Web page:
Special Issue "Ecology and Conservation of Parrots in Their Native and Non-Native Ranges"

A special issue of Diversity (ISSN 1424-2818). This special issue belongs to the section "Animal Diversity".

Deadline for manuscript submissions: 31 March 2021.

Special Issue Editors

Prof. Dr. José L. Tella
Website
Guest Editor
CSIC- Estación Biológica de Doñana EBD, 41092 Seville, Spain
Interests: biological invasions; conservation biology; ecology and conservation of parrots; Neotropical birds; seed dispersal; threatened species; urban birds; wildlife trade
Dr. Guillermo Blanco
Website
Guest Editor
Department of Evolutionary Ecology, National Museum of Natural Sciences, CSIC. José Gutiérrez Abascal 2, 28006 Madrid, Spain
Interests: conservation biology; ecology; birds; ecotoxicology; pathogens; evolution; raptors; parrots; corvids; behavioral ecology; population dynamics; population trends; pharmaceuticals; pathogens; conservation management; wildlife
Special Issues and Collections in MDPI journals
Dr. Martina Carrete
Website
Guest Editor
Department of Physical, Chemical and Natural Systems, Universidad Pablo de Olavide, Sevilla, Spain
Interests: biological invasions; biological conservation; evolutionary ecology; animal behaviour; global change

Special Issue Information

Dear Colleagues,

We are pleased to announce a forthcoming Special Issue of Diversity focused on parrots, which are among the most fascinating, attractive and threatened birds in the world.

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With about 400 species widely distributed across continents and oceanic islands, parrots (Psittaciformes) stand out among birds by their poor conservation status. According to the 2019 IUCN Red List, 26 % of parrot species are threatened with extinction and 14 % are listed as near threatened. Moreover, 58 % of all the species are experiencing global population declines. Although threats such as habitat loss and wildlife trade are widely recognized for parrots, detailed studies on the biology, ecology, population dynamics, population genetics and site-specific conservation threats are lacking for most of them. The need for further research is exemplified by the splits and descriptions of new parrot species and by the ecological functions of parrots, such as seed dispersal, that have been overlooked until recent years. Given the ecosystem services they may provide, the conservation of parrot populations may contribute to the health of the habitats where they live.

Concernedly, their attractiveness has made them subject of intensive transport to foreign pet markets across the world. International trade has caused that at least 60 parrot species had established populations out of their native ranges, often resulting in flourishing populations that contrast with the poor conservation status of many native populations. However, studies on non-native populations have been mostly restricted to two parakeet species. Much more research is needed on these non-native parrot populations, including aspects such as their establishment and spread processes, population dynamics, potential impacts (positive and negative) on their recipient habitats and communities, the need or not for control and/or eradication, or their ecological functions in their invaded regions. 

This Special Issue is an exciting opportunity to combine and synthesise recent research on both native and non-native parrot populations. Diversity’s team and we kindly invite you to submit a manuscript focused on any of the above topics. Although specific case studies with broad implications are welcome, we encourage authors to submit large-scale and/or multi-specific studies, synthesis works and reviews that could better enlarge our knowledge on the ecology and conservation of native and invasive parrots. If you are interested in this opportunity or have any question, please do not hesitate to contact us.

Prof. Dr. José L. Tella
Dr. Guillermo Blanco
Dr. Martina Carrete
Guest Editors

Manuscript Submission Information

Manuscripts should be submitted online at www.mdpi.com by registering and logging in to this website. Once you are registered, click here to go to the submission form. Manuscripts can be submitted until the deadline. All papers will be peer-reviewed. Accepted papers will be published continuously in the journal (as soon as accepted) and will be listed together on the special issue website. Research articles, review articles as well as short communications are invited. For planned papers, a title and short abstract (about 100 words) can be sent to the Editorial Office for announcement on this website.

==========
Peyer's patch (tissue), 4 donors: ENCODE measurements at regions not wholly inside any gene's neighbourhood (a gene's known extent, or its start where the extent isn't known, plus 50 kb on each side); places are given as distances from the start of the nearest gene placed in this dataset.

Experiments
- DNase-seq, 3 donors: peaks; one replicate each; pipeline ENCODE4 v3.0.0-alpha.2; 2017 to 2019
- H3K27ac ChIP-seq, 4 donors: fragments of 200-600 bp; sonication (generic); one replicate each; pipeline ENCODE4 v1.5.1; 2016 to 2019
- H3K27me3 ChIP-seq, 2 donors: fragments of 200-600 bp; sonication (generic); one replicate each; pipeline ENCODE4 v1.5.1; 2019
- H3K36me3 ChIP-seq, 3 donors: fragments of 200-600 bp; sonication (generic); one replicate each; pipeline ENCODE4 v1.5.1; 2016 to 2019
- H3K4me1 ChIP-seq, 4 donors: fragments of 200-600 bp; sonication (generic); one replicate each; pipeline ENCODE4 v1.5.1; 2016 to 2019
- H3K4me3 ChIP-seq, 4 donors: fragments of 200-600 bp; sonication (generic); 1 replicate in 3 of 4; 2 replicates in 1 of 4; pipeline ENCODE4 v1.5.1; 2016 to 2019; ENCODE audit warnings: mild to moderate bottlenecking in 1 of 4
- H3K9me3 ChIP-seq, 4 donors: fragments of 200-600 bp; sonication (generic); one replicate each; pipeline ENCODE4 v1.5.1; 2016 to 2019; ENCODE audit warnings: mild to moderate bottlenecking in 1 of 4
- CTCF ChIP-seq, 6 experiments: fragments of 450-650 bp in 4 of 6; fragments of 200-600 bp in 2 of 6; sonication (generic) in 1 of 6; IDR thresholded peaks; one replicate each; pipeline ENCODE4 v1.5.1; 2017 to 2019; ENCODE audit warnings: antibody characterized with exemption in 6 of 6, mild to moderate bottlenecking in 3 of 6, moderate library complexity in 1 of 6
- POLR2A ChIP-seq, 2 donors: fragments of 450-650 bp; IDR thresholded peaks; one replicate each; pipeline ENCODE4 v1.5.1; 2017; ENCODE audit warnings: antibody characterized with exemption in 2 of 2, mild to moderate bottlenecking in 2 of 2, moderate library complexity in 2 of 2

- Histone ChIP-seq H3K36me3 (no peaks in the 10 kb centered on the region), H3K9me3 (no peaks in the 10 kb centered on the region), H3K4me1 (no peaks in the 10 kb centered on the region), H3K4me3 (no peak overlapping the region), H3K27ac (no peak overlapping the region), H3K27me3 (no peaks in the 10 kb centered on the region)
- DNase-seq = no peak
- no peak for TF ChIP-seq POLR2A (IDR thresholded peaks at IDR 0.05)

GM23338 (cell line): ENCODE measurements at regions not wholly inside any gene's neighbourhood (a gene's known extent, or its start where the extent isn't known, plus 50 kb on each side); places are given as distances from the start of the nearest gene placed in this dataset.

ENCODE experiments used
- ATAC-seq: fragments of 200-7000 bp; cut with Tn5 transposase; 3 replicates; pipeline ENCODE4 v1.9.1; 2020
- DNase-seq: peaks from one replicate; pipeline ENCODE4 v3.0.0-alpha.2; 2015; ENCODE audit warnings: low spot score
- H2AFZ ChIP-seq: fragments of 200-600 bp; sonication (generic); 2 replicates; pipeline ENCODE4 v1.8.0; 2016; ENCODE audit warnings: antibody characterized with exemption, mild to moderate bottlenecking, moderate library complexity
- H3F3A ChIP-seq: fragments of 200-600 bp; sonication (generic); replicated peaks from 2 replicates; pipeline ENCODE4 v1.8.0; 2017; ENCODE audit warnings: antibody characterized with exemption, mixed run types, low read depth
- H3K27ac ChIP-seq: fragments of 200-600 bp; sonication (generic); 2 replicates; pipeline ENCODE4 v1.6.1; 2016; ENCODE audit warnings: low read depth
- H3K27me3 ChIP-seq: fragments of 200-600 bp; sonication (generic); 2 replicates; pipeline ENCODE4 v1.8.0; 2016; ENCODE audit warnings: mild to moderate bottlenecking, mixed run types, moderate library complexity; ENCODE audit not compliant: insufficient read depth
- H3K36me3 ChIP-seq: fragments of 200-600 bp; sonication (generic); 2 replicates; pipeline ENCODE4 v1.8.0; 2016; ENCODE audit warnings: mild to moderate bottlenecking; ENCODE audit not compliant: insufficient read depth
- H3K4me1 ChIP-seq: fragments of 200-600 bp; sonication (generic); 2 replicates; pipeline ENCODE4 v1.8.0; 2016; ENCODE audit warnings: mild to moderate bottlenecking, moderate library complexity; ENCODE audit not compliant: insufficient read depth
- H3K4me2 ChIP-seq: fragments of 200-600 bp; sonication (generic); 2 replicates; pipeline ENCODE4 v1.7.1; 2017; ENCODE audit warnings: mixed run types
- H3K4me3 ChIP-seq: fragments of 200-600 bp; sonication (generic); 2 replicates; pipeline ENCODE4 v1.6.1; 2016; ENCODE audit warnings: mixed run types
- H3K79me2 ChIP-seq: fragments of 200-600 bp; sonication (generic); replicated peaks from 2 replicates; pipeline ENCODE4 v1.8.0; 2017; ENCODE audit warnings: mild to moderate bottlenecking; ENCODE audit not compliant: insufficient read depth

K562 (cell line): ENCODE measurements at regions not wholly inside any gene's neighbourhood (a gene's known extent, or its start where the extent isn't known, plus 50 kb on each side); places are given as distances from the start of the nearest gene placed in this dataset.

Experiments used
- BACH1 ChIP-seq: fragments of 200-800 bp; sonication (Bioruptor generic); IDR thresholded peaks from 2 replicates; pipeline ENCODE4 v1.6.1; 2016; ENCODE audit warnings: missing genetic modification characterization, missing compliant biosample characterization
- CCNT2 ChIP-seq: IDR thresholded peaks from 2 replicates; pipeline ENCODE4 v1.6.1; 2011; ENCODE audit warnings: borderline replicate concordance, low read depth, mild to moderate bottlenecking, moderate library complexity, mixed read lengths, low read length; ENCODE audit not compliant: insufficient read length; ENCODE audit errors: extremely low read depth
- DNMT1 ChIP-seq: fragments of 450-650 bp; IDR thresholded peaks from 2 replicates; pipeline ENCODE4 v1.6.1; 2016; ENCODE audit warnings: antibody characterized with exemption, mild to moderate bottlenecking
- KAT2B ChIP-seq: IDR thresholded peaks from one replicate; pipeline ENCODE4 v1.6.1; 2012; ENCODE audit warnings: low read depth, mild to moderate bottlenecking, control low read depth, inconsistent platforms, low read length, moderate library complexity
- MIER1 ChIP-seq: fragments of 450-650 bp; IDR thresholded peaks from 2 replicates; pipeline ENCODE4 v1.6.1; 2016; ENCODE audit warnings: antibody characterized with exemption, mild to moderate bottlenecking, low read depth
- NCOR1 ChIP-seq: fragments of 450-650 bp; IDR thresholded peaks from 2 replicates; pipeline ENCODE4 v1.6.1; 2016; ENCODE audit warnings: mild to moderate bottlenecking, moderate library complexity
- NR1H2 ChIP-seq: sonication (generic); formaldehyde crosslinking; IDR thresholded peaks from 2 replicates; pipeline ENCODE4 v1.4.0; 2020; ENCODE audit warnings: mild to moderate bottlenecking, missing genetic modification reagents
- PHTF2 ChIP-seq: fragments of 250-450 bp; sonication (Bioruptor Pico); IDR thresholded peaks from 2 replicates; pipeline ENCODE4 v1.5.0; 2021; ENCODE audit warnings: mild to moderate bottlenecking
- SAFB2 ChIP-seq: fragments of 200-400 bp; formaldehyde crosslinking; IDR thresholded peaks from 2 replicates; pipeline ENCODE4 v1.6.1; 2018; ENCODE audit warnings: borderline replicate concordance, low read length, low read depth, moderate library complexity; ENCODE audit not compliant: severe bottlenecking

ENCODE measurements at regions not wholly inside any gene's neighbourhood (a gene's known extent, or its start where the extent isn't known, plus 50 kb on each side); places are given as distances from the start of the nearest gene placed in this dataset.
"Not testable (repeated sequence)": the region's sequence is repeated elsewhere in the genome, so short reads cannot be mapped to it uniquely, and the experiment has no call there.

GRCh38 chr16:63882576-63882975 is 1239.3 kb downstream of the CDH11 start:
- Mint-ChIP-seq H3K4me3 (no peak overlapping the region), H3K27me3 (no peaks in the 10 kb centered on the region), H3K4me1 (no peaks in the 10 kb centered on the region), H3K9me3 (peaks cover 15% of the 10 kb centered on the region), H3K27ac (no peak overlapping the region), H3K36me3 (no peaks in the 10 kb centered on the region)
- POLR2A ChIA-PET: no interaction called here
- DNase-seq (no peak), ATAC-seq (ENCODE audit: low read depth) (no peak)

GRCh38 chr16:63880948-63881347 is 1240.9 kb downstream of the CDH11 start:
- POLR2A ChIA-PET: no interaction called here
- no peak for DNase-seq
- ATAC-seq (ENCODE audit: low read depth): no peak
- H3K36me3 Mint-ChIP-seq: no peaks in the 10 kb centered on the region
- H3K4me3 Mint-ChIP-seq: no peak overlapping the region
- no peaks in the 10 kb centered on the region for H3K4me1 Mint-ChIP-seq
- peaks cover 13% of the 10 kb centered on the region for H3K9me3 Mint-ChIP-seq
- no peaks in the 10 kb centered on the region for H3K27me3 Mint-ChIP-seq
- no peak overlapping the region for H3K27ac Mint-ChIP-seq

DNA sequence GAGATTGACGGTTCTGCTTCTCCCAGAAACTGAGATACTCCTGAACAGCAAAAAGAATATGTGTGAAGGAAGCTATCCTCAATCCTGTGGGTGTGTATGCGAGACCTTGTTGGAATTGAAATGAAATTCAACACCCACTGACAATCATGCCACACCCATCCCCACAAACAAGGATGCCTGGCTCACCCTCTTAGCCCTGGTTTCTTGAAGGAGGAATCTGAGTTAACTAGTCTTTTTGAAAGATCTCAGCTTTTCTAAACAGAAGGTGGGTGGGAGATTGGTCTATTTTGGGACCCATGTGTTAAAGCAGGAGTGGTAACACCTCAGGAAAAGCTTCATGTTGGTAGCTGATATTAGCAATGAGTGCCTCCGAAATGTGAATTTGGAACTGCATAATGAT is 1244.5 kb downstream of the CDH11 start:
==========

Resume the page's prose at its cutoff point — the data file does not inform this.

Submitted manuscripts should not have been published previously, nor be under consideration for publication elsewhere (except conference proceedings papers). All manuscripts are thoroughly refereed through a single-blind peer-review process. A guide for authors and other relevant information for submission of manuscripts is available on the Instructions for Authors page. Diversity is an international peer-reviewed open access monthly journal published by MDPI.

Please visit the Instructions for Authors page before submitting a manuscript. The Article Processing Charge (APC) for publication in this open access journal is 1400 CHF (Swiss Francs). Submitted papers should be well formatted and use good English. Authors may use MDPI's English editing service prior to publication or during author revisions.

Keywords

  • Conservation threats
  • Conservation management
  • Population dynamics
  • Population genetics
  • Habitat suitability
  • Ecological functions
  • Invasion processes
  • Population ecology of non-native parrots
  • Positive and negative impacts of non-native parrots
  • Ecological functions of non-native parrots

Published Papers (4 papers)

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Research

Open AccessArticle
Range-Wide Population Assessment of the Endangered Yellow-Naped Amazon (Amazona auropalliata)
Diversity 2020, 12(10), 377; https://doi.org/10.3390/d12100377 - 30 Sep 2020
Abstract
Yellow-naped amazons, Amazona auropalliata, have experienced a dramatic population decline due to persistent habitat loss and poaching. In 2017, BirdLife International changed the species’ status from threatened to endangered and estimated that between 10,000 and 50,000 individuals remained in the wild. An [...] Read more.
Yellow-naped amazons, Amazona auropalliata, have experienced a dramatic population decline due to persistent habitat loss and poaching. In 2017, BirdLife International changed the species’ status from threatened to endangered and estimated that between 10,000 and 50,000 individuals remained in the wild. An accurate estimate of the number of remaining wild individuals is critical to implementing effective conservation plans. Wright et al. conducted roost count surveys in Costa Rica and Nicaragua during 2016 and published their data in 2019; however, no population data exists for the rest of the range. We conducted roost counts at 28 sites across Mexico, Guatemala, and the Bay Islands in Roatan during 2018 and 2019. We counted 679 birds and combined our data with the published Wright et al. (2019) data for a total of 2361 wild yellow-naped amazons observed across the species’ range. There were fewer roosts detected in the northern region of the range than in the southern region. We found that roosts were most likely to occur in built-up rural and pasture habitat, with 71% found within 100 m of human habitation. Our results illustrate the need for immediate conservation action to mitigate decline, such as enforced legal action against poaching, nest guarding, and increased community education efforts. Full article